A man checks his roommate’s internet browsing history and finds searches for slow-acting, untraceable poisons and how long it takes to suffocate someone with a pillow. He knows his snoring’s gotten worse, but would she kill him for a good night’s sleep?
A woman asks her husband to duct-tape her wrists together and put her into the trunk of their car. Is she getting kinky on him, or maybe just losing her mind?
A teenager finds an article on common arson techniques and how to determine the cause of a fire. His mother has made notes on it and circled the key points. Is she planning on burning down the grow op next door?
In all these scenarios, the answer is no. It’s just a writer doing research. The most mild-mannered writer may have read about things, or even done things that would make you think twice about hanging out with them. But relax, it’s all in the name of good storytelling.
As writers, everything we see, read, do, hear (and yes, overhear), becomes possible fodder for that book we’re writing. Nothing is sacred. Though for the sake of our relationships, names have hopefully been changed to protect the innocent, or the guilty, as the case may be. Sometimes we even do our research by accident. Something happens to us and we use it, after the fact, to put some believable action or emotion into our writing.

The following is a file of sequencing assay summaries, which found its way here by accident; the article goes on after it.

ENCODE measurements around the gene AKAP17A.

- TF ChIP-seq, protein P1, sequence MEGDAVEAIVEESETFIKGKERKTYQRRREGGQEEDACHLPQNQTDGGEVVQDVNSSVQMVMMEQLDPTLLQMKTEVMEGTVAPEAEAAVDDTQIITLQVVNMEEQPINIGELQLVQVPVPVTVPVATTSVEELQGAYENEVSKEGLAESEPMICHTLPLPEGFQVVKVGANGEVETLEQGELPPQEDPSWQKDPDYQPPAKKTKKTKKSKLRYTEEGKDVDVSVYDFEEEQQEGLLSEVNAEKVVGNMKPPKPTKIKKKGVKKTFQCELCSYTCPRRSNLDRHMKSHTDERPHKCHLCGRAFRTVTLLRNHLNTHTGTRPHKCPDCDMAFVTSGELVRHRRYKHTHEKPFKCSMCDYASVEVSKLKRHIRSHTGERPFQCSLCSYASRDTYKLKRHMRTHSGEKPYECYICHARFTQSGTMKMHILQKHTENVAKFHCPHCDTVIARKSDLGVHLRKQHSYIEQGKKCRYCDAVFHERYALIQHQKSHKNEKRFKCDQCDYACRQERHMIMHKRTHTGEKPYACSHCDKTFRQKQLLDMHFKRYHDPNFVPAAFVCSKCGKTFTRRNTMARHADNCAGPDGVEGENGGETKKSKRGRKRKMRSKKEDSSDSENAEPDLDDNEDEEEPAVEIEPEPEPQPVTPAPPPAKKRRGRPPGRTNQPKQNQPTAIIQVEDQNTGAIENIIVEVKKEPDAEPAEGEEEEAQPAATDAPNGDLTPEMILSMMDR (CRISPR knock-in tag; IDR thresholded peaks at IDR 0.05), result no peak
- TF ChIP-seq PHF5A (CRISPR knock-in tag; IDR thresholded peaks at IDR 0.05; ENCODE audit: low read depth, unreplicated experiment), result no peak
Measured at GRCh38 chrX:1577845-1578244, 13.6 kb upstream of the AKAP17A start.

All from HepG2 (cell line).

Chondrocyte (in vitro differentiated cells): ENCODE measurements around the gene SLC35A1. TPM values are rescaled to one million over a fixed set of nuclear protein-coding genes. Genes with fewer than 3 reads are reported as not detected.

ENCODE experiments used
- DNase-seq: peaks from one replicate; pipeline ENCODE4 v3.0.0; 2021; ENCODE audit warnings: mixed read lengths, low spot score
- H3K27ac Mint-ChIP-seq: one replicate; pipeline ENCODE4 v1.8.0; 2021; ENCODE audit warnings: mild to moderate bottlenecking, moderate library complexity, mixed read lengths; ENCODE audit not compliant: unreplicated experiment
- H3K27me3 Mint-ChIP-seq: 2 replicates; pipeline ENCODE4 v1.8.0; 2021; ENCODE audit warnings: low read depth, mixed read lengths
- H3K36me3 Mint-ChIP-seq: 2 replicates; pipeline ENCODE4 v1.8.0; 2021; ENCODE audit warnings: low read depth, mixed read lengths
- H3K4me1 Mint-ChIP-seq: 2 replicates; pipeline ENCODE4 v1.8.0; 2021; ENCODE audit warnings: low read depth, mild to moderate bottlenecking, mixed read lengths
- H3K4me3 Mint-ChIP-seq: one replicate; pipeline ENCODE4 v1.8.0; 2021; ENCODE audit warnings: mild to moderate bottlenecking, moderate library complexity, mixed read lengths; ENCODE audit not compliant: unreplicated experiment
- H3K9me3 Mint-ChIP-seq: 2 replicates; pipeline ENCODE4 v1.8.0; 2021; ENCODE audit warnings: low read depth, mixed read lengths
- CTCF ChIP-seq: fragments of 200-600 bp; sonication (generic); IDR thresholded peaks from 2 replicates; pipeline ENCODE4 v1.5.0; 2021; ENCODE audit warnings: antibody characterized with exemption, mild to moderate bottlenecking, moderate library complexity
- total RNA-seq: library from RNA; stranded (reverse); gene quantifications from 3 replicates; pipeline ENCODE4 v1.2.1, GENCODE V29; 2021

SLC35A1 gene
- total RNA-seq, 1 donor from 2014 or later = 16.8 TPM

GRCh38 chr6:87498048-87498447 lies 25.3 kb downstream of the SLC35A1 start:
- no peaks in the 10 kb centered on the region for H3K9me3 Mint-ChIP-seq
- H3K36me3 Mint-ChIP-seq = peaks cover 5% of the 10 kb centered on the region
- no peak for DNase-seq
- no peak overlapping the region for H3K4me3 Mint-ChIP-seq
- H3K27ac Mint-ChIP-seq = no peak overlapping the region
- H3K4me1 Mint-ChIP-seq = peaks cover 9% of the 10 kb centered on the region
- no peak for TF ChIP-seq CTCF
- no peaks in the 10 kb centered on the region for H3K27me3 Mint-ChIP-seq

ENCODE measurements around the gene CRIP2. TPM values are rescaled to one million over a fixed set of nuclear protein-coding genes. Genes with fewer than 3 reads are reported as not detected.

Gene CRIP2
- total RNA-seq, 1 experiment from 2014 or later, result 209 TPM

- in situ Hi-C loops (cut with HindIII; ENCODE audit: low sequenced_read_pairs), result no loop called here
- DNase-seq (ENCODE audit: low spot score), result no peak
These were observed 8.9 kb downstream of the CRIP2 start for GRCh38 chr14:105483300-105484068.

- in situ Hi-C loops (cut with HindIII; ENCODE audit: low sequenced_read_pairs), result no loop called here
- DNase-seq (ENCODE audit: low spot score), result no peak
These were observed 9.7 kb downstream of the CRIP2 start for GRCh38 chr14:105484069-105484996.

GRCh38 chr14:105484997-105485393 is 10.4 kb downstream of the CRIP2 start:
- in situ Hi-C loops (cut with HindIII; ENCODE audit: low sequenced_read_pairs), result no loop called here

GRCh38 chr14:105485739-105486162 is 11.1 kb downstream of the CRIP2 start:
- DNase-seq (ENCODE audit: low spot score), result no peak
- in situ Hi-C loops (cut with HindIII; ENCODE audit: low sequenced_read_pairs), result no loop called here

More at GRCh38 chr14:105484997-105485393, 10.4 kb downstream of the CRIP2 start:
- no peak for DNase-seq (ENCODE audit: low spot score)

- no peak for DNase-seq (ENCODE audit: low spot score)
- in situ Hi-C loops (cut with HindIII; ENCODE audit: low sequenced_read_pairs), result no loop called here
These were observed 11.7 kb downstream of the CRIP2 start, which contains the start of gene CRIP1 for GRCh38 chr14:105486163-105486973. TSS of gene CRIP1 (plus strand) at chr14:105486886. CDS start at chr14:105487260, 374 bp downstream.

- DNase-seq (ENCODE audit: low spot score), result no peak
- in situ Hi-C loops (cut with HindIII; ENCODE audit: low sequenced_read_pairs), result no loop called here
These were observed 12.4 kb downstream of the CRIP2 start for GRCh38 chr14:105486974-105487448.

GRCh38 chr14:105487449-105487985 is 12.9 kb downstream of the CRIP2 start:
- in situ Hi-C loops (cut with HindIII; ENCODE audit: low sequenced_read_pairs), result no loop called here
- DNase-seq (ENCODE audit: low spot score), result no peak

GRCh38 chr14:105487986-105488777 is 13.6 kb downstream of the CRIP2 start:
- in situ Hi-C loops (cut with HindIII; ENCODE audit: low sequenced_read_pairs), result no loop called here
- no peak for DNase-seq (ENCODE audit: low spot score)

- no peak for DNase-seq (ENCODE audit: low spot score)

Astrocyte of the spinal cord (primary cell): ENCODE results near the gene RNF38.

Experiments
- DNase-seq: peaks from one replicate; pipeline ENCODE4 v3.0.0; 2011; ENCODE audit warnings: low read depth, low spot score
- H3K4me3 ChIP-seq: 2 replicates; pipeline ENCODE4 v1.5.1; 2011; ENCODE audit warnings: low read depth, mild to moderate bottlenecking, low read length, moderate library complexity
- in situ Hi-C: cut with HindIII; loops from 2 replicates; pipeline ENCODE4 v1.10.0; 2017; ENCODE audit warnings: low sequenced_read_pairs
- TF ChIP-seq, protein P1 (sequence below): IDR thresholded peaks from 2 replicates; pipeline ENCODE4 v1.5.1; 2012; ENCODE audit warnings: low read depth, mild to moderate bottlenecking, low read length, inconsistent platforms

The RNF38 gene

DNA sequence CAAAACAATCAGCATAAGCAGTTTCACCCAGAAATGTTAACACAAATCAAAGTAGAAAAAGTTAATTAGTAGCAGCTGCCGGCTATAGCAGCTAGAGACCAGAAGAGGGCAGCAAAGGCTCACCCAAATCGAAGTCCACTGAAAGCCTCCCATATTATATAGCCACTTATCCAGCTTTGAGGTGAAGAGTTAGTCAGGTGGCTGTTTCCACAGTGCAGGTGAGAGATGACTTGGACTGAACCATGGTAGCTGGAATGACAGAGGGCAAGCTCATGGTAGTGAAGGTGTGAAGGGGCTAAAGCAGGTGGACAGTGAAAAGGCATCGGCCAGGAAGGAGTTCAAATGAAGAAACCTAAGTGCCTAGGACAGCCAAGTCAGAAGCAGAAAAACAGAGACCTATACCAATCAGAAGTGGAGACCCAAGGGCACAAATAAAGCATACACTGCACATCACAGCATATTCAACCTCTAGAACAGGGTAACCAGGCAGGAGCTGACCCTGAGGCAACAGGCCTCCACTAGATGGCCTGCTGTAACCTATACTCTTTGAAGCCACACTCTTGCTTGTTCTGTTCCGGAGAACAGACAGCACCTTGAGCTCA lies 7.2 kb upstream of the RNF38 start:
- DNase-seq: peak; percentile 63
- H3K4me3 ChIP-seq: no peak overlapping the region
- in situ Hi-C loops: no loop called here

Often the things we use in our writing are painful incidents, things most people wouldn’t dwell on. But not writers. No, we take these unpleasant experiences and hold them up to the light, study them, examine them from different points of view. And then we use them. I like to think of it as not wasting all that pain, inconvenience, and angst.
This past summer I sprained my ankle. Well, not just sprained it. I tore a bone chip off, smashed my face into a concrete wall, put two teeth through my upper lip, scraped my ankle, and got cellulitis which, if not treated promptly, can apparently be lethal. I spent 3 weeks commuting to the hospital twice a day in a wheelchair for IV antibiotics before I worked up to crutches, a cane, and finally being able to limp into my physiotherapist’s office. I was feeling pretty sorry for myself, but then it occurred to me. This was perfect research for the badly wounded protagonist of the novel I was revising! Suddenly, it was all worth it. Well, maybe not worth it, but at least now my injury has a silver lining.
So, if I start making notes while you talk about your messy divorce, don’t worry, I’m on your side. It’s just that I’ve got this new character, see….